Friday, July 13, 2007
The Smashing Pumpkins were slightly different from the rest of the burst of early alt-rock 90's bands. For one, the Pumpkins have always been a moniker of sorts for lead singer Billy Corgan - just as the Cure is to Robert Smith, Nine Inch Nails is to Trent Reznor, and Guns 'N' Roses is to Axl Rose….OK well, maybe the first two. Corgan has been and always will be the ring leader of and sole contributor to the band. This made Corgan an irregularity during those grungy, nihilistic days when other groups like Nirvana, Pearl Jam, and Soundgarden couldn’t exist without each group member and their subsequent symbiosis. Corgan assembled the band around himself. With James Iha on guitar, D’Arcy Wretzky on Bass, and Jimmy Chamberlin on drums, this classic lineup became the group we remember as the Smashing Pumpkins, but really behind the scenes Corgan was pulling all the strings.
With that much power, some would say Corgan became a tad bit egotistical. Some would also say "tad bit" is an understatement. But can you really blame the guy? Where it ordinarily took four or five musicians to create a powerful alternative band, not only did Corgan prove he could do it all himself, but in the process he became one of the biggest alt-rock acts of the 90’s and a defining voice of Generation X. However, what really separated Corgan from the rest was his musical inspiration. Where other bands of the era harnessed that 90’s meaningless void to express their depression, Corgan dared to emote his depression through lovesick anthems and egocentric desires. He was inspired by theatrical glam bands like Queen, The Cure, and70’s David Bowie, which directly contradicted the toned down, apathetic-to-fashion look of grunge. This direct violation of the Gen-X code made The Pumpkins an irregular act that musically stood out like a sore thumb in the 90’s, yet they still fit in perfect with it's despondent sound.
By the year 2000, when the Gen X’ers had grown up and alt-rock had all but dissipated into mainstream blandness, Corgan knew that The Pumpkins time was up. He had disbanded the band, but really in name only, as if he already knew The Smashing Pumpkins were an artifact of the era rather than a band of longevity. It seemed like the noble thing to do was go out on top; as legendary and significant. But considering Corgan’s egocentricities it seemed he was doing it only to scoff at the competition; knowingly expressing that the Pumpkins were better than the rest and didn’t have anything else to prove. Afterwards he carried on with his new band Zwan as well as a solo album, yet Corgan never quite reached the stardom and/or recognition The Pumpkins once gave him. Little did he know, seven years later the very thing he was trying to diverge from would come back into style. With all this is mind it shouldn’t have been a surprise when one year ago Corgan self-exclaimed that The Pumpkins were reuniting, even though the only real reunion involved Chamberlin and himself.
No one could have predicted that this decade would not only represent a huge regression in rock, but dedicate itself to and rehash the same pomp, glam and extravagance that once made The Pumpkins such an irregular act of the 90’s. Today, headline, arena-filling acts, such as AFI and Panic at the Disco, practically model themselves after the Pumpkins theatrics, and My Chemical Romance’s lead singer Gerard Way not only worships Corgan but admits he is his greatest influence. The whole internet generation, raised on the merits of these bands, owes at least some of their overdramatic, emo life-styling to Corgan. So the new album Zeitgeist must be Corgan’s conscious step backwards into this musical oblivion, almost as if he wanted to remind all the kids on MySpace that he was doing this way before any of their new, favorite bands. The very fact that the album is named Zeitgeist, a German expression meaning "the spirit of the age", is the clearest indication that he is appeasing this generation’s lower standards.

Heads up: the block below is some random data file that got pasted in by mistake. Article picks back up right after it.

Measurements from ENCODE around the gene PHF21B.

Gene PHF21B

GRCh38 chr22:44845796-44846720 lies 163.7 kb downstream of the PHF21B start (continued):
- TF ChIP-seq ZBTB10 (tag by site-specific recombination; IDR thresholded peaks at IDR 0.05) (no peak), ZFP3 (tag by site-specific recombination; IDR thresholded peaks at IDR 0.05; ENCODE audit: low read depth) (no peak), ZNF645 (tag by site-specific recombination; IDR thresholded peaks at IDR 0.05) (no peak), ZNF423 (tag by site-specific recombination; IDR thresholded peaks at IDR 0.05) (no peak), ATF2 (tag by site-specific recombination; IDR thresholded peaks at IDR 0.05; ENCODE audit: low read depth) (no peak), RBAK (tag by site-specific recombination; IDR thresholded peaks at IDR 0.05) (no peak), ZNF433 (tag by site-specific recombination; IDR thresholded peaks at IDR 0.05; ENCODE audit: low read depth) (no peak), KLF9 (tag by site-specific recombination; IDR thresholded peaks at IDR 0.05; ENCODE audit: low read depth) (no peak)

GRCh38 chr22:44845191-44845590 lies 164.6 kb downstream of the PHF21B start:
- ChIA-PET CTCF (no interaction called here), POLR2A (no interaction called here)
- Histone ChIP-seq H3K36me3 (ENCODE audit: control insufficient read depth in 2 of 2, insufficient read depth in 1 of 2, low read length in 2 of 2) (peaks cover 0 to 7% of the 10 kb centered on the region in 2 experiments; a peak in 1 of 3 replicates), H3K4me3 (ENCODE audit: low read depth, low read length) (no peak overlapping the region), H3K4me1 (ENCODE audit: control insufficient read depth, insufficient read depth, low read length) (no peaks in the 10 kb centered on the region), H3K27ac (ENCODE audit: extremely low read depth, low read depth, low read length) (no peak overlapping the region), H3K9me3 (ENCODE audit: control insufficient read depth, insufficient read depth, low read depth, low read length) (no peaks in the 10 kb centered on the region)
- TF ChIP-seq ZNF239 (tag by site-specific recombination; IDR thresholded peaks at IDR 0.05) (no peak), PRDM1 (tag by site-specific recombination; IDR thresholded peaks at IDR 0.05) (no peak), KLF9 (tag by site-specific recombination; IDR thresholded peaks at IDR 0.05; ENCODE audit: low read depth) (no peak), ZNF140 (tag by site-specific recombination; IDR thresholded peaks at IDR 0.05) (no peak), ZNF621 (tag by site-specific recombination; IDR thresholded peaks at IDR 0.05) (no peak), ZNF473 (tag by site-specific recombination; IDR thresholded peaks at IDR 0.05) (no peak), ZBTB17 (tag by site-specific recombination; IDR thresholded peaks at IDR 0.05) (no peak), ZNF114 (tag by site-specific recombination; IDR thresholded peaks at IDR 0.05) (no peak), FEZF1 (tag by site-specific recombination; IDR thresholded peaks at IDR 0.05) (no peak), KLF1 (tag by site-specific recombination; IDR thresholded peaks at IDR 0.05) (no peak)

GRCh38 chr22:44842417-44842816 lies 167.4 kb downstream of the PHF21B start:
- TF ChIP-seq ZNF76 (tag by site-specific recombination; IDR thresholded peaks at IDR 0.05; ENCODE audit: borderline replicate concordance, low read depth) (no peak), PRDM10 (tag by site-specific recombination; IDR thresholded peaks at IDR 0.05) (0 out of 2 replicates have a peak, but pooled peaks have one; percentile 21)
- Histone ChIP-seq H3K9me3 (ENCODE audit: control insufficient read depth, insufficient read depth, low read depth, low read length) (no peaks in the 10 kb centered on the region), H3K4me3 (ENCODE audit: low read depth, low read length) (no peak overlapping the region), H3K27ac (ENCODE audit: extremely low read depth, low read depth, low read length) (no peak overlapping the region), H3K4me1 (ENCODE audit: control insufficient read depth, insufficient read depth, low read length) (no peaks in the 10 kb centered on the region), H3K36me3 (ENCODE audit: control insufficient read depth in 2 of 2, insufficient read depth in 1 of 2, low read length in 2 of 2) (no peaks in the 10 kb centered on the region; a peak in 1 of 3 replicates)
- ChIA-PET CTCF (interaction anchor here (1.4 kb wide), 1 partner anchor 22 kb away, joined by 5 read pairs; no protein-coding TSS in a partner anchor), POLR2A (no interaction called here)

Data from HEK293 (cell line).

Part of Corgan’s appease apparently involves discussing the political climate. Although on it's exterior, the album appears to be politically charged with songs like “United States” and “For God & Country”, it does not disguise Corgan’s huge ego. Coming from the guy who sang “Love is Suicide” during the grunge days, these statements more or less show he’s overcompensating for lost time in the spotlight. Gone are the long, sweeping movements and grand gestures of classic songs like “Soma” and “Tonight, Tonight”. They are instead replaced by fast chugging, melody-less songs like “Tarantula” & “(Come On) Lets Go”. In fact, the whole album plays this way. The songs sound like they were made to be played on Guitar Hero rather than to become memorable. Granted the Pumpkins have always been known to rock hard, however this time around it seems they were crafted to sound like they’ll rock hard instead of actually rocking hard.
And maybe that’s exactly the point. Perhaps Corgan had made precisely the album he wanted - the Smashing Pumpkins Zeitgeist album for the iGeneration. It is the album you download (iTunes) individual songs from instead of listening to all the way through. It may be an overcompensation and it may be Corgan’s way of reassuring himself that he’s still relevant, but is this album really any worse than the bands he overcompensating for? Sure it’s no Siamese Dream, or Mellon Collie, but that really was a different age of refinement. If anything, this album is a perfect artifact for the year 2007. It’s cold, calculative, self-righteous, over confident, pseudo-politically aware, hyper-active, and starving for attention. If that’s what Corgan’s intentions were than kudos to him, but if it wasn’t and he was unaware of the synthetic feel of this album, then maybe it's time for him to get back in that cage, despite all his rage.
3 out of 5 stars